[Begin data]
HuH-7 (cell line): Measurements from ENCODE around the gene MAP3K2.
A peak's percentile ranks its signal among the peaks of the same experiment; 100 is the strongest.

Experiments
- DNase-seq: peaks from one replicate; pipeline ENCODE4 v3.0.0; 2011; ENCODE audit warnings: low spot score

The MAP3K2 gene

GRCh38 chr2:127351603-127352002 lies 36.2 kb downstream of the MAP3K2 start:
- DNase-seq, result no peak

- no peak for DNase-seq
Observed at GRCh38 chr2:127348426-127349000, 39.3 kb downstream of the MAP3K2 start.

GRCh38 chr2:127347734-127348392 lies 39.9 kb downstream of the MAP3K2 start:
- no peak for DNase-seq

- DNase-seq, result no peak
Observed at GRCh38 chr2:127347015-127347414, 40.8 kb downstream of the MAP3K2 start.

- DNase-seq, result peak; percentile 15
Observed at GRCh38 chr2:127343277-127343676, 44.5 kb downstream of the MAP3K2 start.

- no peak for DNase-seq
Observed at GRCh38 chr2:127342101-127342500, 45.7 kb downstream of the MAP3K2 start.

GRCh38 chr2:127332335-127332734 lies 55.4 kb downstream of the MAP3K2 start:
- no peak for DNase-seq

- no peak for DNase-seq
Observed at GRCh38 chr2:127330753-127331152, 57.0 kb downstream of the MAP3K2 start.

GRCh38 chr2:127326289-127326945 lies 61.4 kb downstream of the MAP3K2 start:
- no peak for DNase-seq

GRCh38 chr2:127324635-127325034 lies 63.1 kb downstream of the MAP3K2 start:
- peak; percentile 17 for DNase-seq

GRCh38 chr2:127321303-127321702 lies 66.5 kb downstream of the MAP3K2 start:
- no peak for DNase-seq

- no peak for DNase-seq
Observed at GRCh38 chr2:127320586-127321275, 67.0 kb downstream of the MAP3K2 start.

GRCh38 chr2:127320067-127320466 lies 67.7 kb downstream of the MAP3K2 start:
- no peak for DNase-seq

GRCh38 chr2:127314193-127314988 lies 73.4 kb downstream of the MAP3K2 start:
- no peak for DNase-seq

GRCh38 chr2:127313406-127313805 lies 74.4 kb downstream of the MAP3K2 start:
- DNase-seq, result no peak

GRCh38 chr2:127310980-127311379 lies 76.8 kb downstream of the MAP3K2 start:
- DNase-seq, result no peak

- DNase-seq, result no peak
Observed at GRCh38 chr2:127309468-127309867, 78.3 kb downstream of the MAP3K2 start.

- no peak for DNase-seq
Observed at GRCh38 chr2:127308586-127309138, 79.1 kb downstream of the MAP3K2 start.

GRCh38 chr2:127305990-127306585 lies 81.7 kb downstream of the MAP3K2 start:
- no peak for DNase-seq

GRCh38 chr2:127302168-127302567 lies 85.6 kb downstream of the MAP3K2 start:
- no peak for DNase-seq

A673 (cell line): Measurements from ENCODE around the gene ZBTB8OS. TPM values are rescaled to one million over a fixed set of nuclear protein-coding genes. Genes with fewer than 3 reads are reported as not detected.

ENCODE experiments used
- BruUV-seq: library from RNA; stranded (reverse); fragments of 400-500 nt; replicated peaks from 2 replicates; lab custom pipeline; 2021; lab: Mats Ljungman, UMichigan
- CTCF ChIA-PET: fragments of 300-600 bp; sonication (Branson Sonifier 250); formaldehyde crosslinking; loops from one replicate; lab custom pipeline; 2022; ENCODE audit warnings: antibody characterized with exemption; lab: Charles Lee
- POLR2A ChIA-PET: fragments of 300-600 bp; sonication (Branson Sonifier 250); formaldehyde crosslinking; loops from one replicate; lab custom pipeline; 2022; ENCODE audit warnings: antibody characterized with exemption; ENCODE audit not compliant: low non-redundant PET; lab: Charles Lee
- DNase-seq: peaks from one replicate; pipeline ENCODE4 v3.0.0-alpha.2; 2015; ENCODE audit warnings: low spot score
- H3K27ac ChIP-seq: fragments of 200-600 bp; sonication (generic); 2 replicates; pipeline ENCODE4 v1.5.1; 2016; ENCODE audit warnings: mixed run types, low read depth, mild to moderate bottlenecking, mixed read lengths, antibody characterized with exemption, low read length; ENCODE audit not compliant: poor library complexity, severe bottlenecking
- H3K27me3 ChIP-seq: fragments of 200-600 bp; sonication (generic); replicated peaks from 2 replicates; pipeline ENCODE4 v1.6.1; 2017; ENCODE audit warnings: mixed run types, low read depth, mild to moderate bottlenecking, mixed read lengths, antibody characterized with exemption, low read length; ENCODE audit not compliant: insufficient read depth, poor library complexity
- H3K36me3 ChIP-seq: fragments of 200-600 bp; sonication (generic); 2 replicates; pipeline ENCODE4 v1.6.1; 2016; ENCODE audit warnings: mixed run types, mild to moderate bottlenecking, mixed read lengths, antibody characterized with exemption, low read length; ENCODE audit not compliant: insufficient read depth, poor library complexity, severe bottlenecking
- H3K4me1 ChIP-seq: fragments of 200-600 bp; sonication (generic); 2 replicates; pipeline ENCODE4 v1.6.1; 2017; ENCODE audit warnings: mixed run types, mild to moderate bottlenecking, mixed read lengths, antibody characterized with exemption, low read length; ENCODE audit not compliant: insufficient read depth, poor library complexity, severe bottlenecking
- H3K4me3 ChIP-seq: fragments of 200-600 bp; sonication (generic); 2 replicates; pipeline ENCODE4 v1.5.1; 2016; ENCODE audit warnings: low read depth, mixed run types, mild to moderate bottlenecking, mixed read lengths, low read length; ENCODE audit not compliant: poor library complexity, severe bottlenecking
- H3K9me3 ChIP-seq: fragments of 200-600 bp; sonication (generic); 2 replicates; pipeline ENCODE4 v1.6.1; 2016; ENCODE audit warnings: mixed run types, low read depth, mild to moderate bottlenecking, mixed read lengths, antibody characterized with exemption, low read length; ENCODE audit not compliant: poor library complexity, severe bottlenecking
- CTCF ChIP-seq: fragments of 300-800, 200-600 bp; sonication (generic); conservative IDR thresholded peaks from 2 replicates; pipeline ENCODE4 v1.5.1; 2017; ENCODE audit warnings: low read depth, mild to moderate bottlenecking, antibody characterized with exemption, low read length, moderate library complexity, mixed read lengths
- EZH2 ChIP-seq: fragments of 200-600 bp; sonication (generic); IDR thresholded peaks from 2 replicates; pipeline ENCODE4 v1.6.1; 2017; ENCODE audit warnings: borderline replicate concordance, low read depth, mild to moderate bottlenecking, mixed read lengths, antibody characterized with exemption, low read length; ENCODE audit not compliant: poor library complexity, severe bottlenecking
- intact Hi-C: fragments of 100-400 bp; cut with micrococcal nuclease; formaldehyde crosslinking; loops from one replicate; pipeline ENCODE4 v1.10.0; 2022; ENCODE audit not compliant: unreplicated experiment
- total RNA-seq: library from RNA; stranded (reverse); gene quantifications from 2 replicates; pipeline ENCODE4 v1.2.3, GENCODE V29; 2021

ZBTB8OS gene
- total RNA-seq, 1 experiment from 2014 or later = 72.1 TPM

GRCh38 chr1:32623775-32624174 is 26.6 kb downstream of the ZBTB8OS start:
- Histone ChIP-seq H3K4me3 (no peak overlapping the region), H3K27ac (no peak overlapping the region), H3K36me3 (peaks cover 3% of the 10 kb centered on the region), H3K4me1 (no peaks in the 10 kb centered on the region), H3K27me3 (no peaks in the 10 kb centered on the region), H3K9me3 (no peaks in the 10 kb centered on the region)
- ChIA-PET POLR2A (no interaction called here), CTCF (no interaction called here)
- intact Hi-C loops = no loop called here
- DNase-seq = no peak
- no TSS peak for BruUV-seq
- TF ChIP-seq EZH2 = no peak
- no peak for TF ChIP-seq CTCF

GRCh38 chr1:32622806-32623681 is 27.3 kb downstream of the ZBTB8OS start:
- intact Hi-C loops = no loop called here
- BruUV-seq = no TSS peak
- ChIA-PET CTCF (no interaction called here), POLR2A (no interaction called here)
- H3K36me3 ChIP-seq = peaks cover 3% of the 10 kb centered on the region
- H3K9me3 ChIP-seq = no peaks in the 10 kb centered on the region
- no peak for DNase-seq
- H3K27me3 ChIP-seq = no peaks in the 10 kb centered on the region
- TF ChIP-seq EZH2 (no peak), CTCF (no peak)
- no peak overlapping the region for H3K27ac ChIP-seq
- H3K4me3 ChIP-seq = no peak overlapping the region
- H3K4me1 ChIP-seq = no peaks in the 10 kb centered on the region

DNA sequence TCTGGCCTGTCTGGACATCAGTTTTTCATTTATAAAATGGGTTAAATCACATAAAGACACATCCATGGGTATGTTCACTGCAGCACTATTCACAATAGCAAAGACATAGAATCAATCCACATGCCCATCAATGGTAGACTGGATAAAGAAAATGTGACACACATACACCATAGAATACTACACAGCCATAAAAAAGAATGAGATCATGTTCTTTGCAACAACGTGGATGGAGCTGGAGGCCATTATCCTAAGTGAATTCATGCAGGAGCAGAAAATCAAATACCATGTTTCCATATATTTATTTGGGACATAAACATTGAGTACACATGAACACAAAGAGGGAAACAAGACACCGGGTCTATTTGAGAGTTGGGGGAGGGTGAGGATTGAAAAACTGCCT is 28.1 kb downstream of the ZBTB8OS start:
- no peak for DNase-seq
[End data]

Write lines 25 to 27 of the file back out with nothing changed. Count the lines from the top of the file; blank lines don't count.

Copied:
- peak; percentile 17 for DNase-seq

GRCh38 chr2:127321303-127321702 lies 66.5 kb downstream of the MAP3K2 start:
- no peak for DNase-seq